E-commerce: the implications of the end of geo-blocking

Translated by
Nicola Mira
today Feb 13, 2018
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Last week, the European Parliament voted to stop e-commerce sites using geo-blocking. This will allow consumers to order goods across the whole EU freely, though delivery issues risk greatly limiting the measure's impact.


The bill, passed with 557 votes in favour and 89 against, prohibits e-commerce operators from denying purchases to consumers based on which country they are connecting from. However, the same bill doesn't impose on e-commerce sites an obligation to deliver across the entire EU. In other words, the end of geo-blocking would chiefly impact the online sale of services, while that of goods will continue to be possible only within boundaries established by vendors.

"It's a first step," admitted the European Commissioner for the Digital Single Market, Andrus Ansip, who said that, for the time being, only 7% of European e-commerce sites have opened their sales to consumers from other member countries. On the other side of the divide, according to the E-commerce Europe association, 70% of online buyers are making purchases on foreign websites. A figure explained by the presence of major e-tail operators, whose influence extends across country borders.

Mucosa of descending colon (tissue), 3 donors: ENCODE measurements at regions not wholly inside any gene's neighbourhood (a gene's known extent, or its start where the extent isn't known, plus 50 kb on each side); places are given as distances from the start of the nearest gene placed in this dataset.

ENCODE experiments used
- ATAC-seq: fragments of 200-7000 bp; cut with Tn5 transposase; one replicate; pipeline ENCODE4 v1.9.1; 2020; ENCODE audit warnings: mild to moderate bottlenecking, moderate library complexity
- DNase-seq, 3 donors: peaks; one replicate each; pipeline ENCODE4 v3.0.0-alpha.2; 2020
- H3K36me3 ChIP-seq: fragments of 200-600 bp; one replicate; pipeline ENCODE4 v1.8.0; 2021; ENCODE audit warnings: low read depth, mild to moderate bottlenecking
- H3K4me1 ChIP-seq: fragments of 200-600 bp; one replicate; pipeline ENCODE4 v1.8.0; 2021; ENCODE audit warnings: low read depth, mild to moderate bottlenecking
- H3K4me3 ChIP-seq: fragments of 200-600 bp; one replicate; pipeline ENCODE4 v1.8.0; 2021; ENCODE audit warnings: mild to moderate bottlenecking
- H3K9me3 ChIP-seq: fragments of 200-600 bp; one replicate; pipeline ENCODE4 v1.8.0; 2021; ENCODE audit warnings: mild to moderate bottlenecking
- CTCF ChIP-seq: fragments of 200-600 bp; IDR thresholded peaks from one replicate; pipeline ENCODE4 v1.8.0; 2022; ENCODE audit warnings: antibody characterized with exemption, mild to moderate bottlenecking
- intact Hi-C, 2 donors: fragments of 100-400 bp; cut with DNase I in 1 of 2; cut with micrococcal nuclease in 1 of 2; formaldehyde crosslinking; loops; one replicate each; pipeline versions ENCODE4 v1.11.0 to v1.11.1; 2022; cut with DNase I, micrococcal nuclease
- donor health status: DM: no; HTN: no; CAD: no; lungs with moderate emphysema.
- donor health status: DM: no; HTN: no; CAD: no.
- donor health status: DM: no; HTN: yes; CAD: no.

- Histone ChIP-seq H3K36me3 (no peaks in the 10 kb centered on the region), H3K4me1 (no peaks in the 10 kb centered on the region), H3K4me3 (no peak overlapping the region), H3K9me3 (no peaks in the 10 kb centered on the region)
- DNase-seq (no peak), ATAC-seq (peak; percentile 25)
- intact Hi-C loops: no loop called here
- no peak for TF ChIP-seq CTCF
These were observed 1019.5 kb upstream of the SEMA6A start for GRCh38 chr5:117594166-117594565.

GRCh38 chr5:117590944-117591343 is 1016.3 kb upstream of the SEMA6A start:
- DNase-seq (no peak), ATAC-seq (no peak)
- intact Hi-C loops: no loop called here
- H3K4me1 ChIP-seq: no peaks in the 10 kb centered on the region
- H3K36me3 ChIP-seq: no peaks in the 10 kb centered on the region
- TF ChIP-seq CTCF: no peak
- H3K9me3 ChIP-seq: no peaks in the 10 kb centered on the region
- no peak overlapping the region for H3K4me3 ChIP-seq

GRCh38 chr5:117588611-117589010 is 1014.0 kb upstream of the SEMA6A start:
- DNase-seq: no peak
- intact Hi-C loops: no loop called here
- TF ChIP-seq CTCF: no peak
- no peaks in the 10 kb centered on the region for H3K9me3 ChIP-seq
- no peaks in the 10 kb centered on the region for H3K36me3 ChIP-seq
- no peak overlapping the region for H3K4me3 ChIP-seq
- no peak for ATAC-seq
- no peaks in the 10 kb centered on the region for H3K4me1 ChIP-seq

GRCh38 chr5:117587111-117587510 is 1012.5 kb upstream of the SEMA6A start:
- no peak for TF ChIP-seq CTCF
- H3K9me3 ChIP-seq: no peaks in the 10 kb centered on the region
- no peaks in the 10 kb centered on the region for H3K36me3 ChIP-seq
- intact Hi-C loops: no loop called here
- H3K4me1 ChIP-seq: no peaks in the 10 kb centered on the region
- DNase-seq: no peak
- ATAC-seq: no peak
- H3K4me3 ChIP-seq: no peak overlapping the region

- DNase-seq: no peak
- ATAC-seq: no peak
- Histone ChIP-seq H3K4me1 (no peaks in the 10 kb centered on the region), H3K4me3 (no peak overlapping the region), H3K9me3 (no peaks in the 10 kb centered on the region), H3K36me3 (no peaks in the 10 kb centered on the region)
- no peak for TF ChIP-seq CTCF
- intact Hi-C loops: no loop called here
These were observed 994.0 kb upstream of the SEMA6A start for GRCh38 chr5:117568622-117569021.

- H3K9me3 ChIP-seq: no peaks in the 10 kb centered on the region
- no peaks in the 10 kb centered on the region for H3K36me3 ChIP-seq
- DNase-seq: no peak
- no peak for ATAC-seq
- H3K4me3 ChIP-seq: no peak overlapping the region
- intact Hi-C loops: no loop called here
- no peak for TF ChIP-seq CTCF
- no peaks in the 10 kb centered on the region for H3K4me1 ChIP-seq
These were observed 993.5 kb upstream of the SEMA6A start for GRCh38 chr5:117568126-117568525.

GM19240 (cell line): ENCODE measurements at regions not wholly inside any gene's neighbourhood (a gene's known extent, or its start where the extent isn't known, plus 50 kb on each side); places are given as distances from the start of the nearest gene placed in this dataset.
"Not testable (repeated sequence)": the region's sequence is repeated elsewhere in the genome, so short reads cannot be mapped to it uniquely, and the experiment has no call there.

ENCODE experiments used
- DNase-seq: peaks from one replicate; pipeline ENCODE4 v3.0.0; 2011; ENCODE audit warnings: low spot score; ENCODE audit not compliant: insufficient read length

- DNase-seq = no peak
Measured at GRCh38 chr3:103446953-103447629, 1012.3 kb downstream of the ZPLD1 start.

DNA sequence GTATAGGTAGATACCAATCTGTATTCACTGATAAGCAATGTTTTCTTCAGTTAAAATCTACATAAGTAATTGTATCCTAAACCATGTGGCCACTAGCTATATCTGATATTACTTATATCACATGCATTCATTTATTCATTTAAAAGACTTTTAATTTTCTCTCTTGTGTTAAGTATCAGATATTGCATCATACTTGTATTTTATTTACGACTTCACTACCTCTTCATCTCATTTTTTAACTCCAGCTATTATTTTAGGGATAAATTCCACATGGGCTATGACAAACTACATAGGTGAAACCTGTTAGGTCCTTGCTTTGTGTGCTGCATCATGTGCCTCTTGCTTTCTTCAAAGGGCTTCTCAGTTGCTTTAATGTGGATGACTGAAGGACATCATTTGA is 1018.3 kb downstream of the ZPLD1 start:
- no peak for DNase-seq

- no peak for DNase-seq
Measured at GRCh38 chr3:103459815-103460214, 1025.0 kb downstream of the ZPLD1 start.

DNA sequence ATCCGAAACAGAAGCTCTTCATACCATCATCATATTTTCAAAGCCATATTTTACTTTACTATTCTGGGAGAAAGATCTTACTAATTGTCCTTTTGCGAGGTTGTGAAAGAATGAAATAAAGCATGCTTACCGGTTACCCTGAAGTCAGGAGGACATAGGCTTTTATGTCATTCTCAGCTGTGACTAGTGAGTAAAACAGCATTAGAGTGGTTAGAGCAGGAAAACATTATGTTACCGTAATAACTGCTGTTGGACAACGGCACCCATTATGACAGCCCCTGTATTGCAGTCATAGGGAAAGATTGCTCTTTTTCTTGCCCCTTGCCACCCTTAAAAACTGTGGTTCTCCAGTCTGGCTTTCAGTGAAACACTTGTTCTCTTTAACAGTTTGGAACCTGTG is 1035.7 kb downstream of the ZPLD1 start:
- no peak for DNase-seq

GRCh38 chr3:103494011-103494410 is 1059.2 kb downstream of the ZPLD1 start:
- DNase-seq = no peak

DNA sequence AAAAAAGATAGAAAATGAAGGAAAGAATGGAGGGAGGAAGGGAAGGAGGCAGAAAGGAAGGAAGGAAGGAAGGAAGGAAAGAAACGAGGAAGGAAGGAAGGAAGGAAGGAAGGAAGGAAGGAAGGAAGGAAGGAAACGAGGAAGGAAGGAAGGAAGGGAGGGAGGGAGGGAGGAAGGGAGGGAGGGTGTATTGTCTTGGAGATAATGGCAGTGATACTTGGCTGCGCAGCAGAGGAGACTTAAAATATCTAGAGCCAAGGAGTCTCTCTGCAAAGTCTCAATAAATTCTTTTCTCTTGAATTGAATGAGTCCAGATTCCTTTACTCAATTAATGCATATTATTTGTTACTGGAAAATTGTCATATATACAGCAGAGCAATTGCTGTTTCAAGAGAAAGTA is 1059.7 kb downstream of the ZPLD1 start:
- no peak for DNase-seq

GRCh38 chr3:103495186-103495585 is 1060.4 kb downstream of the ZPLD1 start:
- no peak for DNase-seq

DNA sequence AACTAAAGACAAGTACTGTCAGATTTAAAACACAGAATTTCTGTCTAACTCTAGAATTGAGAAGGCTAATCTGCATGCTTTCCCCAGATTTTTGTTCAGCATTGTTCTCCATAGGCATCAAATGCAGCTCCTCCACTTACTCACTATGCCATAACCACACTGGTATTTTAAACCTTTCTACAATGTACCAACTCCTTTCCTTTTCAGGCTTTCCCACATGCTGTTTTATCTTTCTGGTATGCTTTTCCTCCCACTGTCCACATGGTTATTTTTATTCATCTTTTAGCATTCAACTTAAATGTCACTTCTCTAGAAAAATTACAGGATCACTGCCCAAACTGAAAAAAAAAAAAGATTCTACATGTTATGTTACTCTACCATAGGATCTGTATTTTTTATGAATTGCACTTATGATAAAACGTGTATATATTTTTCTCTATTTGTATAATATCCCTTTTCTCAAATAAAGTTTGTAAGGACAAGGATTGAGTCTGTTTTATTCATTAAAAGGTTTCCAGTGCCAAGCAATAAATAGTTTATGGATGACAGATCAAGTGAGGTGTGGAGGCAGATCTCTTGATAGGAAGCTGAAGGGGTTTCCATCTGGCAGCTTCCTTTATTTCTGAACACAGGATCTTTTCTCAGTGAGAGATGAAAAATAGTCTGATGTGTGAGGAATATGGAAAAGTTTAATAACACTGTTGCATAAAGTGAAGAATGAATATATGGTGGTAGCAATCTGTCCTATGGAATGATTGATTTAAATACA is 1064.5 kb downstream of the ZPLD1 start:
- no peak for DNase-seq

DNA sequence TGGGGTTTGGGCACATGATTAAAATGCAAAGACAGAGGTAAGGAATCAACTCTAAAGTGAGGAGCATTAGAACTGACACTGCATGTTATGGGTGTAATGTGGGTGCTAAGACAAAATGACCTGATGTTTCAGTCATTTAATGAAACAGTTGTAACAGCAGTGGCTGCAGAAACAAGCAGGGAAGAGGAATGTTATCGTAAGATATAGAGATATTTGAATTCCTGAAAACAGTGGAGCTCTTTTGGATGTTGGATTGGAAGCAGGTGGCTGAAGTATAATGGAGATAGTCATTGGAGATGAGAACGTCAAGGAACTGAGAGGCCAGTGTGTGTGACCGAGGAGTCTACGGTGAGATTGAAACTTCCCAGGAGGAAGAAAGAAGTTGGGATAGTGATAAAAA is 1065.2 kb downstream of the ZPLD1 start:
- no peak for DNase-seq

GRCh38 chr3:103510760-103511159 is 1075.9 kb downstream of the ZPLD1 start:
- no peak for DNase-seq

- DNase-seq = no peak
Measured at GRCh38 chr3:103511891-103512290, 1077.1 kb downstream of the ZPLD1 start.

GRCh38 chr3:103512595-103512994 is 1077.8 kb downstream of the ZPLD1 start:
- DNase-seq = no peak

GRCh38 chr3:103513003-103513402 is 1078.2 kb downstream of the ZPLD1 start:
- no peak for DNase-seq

"Too frequently, online buyers are refused a purchase or face different purchasing terms if they want to buy goods or services in a member state other than their own," said MEP Virginie Rozière. "These practices, besides contradicting the non-discrimination principle which is essential for the functioning of the internal [European] market, were only rarely sanctioned."

This is where the end of geo-blocking raises a number of questions. Purchasing terms and pricing by websites and brands can vary from country to country. Establishing an online single market therefore requires uniformity in product range, pricing and terms on a continental scale. Legislation imposing Europe-wide deliveries, especially one that harmonises delivery costs, is therefore eagerly awaited by e-commerce operators.

However, product sales aren't the EU's only concern in this domain. Brussels is in fact trying to find a solution to stopping the geo-blocking of copyright in Europe, with the objective of fostering the free, Europe-wide circulation of culture. Among other things, this could lead to the creation of a 'European Netflix'. 

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